These coordinated actions, according to Crest, are just the types of actions that trigger gun-jumping charges in the antitrust context.
In its letter, Crest asked the FCC to “investigate whether SoftBank’s integral role in Sprint’s corporate decisions amounts to SoftBank jumping the gun of the Commission’s public interest review.” According to Crest, SoftBank’s CEO Masayoshi Son has “stated that the Commission’s review and approval does not matter, particularly as it relates to the Commission’s review of the Sprint-Clearwire transaction” where Son “suggests that he is comfortable controlling Clearwire through Sprint’s current interest”.
Crest stated that this “continued disregard for the Commission’s important role protecting the public interest should not be allowed to continue unchecked, especially now that there is a bidding war for who will control Sprint.” Rather than respecting the Commission’s process, SoftBank has presented the proposed transaction to the Commission “as a fait accompli that awaits the Commission’s rubber stamp.” Crest added: “The Commission must be mindful of its statutory obligation under Section 309 of the Communications Act to approve only those transactions that it determines to be in the public interest.” Crest also said simply rubber stamping “an effectively completed transaction would risk impermissibly delegating a core Commission responsibility–verifying that the proposed deal is in fact in the public interest–to SoftBank, Sprint, and Clearwire.”
For these reasons, as well as those included in its previous filings with the FCC, Crest again urged the Commission to deny the proposed transaction.
D.F. King & Co, Inc. has been retained by Crest to assist it in the solicitation of proxies in opposition to the merger. If stockholders have any questions or need assistance in voting the GOLD proxy card, please call D.F. King & Co. at (800) 949-2583. The full letters to the Clearwire Board and the letter to the Clearwire stockholders can be found at http://www.dfking.com/clwr or http://www.bancroftpllc.com/crest.
About Crest Financial Limited Crest Financial Limited (“Crest”) is a limited partnership under the laws of the State of Texas. Its principal business is investing in securities.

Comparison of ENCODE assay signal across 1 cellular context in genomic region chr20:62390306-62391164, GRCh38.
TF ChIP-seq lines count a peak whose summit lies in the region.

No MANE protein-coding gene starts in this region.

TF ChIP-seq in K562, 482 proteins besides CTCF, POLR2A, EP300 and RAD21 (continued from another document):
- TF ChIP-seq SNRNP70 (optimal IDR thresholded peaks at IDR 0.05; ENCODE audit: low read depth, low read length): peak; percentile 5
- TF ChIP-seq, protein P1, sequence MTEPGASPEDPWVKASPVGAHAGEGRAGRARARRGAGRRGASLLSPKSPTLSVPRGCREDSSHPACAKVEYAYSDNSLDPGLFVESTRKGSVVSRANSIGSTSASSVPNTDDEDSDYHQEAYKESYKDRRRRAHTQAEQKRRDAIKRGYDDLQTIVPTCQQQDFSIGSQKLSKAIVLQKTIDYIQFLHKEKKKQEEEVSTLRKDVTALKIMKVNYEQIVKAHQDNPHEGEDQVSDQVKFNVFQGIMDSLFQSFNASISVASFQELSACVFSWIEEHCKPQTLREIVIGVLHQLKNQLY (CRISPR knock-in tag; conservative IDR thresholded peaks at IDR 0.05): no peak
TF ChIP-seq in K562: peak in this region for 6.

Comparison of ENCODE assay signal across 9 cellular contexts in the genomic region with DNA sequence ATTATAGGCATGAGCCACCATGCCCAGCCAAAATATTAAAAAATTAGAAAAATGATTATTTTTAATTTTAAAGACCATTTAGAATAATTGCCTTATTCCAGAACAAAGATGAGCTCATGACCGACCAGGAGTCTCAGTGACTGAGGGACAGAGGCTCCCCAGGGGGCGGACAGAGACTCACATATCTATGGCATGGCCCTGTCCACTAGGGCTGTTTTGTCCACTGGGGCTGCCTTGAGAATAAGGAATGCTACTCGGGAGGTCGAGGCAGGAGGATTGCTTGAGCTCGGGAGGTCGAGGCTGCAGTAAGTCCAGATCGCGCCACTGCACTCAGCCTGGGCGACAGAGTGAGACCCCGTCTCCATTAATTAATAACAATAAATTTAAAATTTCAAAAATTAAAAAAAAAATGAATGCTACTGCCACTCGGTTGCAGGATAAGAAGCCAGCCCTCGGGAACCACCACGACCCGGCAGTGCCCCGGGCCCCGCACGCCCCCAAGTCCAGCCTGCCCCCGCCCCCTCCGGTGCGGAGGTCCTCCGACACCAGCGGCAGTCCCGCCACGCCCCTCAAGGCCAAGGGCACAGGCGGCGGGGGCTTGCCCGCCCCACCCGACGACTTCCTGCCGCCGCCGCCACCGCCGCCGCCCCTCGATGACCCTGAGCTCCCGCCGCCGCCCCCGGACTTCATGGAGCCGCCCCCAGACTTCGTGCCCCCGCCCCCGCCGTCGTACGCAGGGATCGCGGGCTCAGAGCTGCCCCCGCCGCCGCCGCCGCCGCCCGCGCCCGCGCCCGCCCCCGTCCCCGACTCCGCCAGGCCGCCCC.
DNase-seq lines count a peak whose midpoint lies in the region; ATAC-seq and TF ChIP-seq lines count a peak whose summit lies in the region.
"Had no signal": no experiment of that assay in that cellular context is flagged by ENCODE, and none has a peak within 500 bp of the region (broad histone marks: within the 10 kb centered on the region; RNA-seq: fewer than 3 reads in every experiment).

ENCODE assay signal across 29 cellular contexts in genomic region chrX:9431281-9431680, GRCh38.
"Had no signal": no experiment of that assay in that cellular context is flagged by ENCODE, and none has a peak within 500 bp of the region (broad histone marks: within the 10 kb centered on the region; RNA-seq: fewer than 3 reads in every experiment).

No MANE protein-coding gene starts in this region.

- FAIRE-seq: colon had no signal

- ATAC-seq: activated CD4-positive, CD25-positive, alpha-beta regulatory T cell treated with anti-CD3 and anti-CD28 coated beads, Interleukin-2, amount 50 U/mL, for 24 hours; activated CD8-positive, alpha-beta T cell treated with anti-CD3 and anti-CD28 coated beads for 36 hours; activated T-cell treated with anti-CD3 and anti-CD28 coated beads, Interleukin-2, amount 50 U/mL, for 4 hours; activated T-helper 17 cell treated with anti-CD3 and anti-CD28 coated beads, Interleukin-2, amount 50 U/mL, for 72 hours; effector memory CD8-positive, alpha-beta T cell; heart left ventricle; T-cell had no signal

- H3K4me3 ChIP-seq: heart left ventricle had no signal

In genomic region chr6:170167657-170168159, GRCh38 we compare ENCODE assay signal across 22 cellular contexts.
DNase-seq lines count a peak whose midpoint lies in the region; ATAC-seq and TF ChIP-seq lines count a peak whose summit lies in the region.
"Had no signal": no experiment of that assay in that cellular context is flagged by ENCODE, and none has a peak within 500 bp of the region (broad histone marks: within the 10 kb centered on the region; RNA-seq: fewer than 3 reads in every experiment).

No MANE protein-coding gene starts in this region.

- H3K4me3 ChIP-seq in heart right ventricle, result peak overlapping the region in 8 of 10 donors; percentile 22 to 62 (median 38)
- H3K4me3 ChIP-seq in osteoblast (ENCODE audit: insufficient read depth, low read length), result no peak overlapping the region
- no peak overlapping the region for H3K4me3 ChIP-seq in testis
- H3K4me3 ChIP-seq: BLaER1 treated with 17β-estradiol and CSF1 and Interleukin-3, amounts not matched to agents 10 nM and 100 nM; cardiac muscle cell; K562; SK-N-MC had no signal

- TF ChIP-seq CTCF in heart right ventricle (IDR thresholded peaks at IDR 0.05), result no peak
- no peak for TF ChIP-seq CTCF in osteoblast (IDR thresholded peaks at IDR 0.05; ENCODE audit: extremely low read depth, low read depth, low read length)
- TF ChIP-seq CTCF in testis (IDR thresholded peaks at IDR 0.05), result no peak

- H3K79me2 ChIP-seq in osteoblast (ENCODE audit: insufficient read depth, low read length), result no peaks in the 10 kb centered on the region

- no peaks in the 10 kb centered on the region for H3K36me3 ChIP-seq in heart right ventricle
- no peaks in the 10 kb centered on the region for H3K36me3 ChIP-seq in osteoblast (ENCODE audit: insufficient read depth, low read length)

Important Legal Information In connection with the proposed merger of Clearwire Corporation (“Clearwire”) with Sprint Nextel Corporation (the “Proposed Sprint Merger”), Crest and other persons (the “Participants”) have filed a supplement to its definitive proxy statement with the U.S. Securities and Exchange Commission (“SEC”). The supplement was mailed to the stockholders of Clearwire on or around May 24, 2013. SECURITYHOLDERS OF CLEARWIRE ARE URGED TO READ THE DEFINITIVE PROXY STATEMENT AND THE SUPPLEMENT, WHICH IS AVAILABLE NOW, AND THE PARTICIPANTS’ OTHER PROXY MATERIALS FILED WITH THE SEC WHEN THEY BECOME AVAILABLE, BECAUSE THEY CONTAIN IMPORTANT INFORMATION, INCLUDING ADDITIONAL INFORMATION RELATED TO THE PARTICIPANTS, CLEARWIRE AND THE PROPOSED SPRINT MERGER. The definitive proxy statement, the supplement and all other proxy materials filed with the SEC are available at no charge on the SEC’s website at http://www.sec.gov. In addition, the definitive proxy statement and the supplement are also available at no charge on the website of the Participants’ proxy solicitor at http://www.dfking.com/clwr.
Forward-looking Statements Certain statements contained herein are forward-looking statements including, but not limited to, statements that are predications of or indicate future events, trends, plans or objectives. Undue reliance should not be placed on such statements because, by their nature, they are subject to known and unknown risks and uncertainties. Forward-looking statements are not guarantees of future activities and are subject to many risks and uncertainties. Due to such risks and uncertainties, actual events may differ materially from those reflected or contemplated in such forward-looking statements. Forward-looking statements can be identified by the use of the future tense or other forward-looking words such as “believe,” “expect,” “anticipate,” “intend,” “plan,” “should,” “may,” “will,” believes,” “continue,” “strategy,” “position” or the negative of those terms or other variations of them or by comparable terminology.
SOURCE Crest Financial Limited